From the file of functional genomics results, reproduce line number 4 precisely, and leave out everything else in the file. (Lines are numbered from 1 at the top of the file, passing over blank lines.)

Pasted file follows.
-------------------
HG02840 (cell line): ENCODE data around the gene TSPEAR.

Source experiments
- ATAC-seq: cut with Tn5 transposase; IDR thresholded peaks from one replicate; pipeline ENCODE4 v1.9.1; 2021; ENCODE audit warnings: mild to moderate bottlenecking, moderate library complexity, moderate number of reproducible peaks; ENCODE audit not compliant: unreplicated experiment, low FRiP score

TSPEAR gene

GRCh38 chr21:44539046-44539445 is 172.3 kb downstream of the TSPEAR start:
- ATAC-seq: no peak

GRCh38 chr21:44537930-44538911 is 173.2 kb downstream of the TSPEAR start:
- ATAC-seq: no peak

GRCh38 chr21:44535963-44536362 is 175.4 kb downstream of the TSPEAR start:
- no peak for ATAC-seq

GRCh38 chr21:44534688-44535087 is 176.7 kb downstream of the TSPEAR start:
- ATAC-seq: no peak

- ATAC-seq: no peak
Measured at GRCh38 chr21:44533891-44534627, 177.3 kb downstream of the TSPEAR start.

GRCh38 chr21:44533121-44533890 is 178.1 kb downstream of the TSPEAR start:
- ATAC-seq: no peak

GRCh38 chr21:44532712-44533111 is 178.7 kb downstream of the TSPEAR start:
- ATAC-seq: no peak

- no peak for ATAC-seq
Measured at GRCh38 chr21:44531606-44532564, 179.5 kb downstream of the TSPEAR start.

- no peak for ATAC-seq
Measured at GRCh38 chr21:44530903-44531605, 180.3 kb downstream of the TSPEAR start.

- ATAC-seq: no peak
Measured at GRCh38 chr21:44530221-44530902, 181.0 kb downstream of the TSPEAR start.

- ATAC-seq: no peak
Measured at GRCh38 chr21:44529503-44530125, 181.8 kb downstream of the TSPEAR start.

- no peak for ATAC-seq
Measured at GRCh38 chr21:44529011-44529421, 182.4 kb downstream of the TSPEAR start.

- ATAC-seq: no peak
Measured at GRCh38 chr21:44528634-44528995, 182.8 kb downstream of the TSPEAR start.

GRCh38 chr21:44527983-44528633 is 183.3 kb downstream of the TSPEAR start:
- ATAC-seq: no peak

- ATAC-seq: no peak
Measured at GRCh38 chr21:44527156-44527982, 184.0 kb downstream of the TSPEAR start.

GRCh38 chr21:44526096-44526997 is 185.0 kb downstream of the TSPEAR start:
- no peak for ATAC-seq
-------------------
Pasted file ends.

TSPEAR gene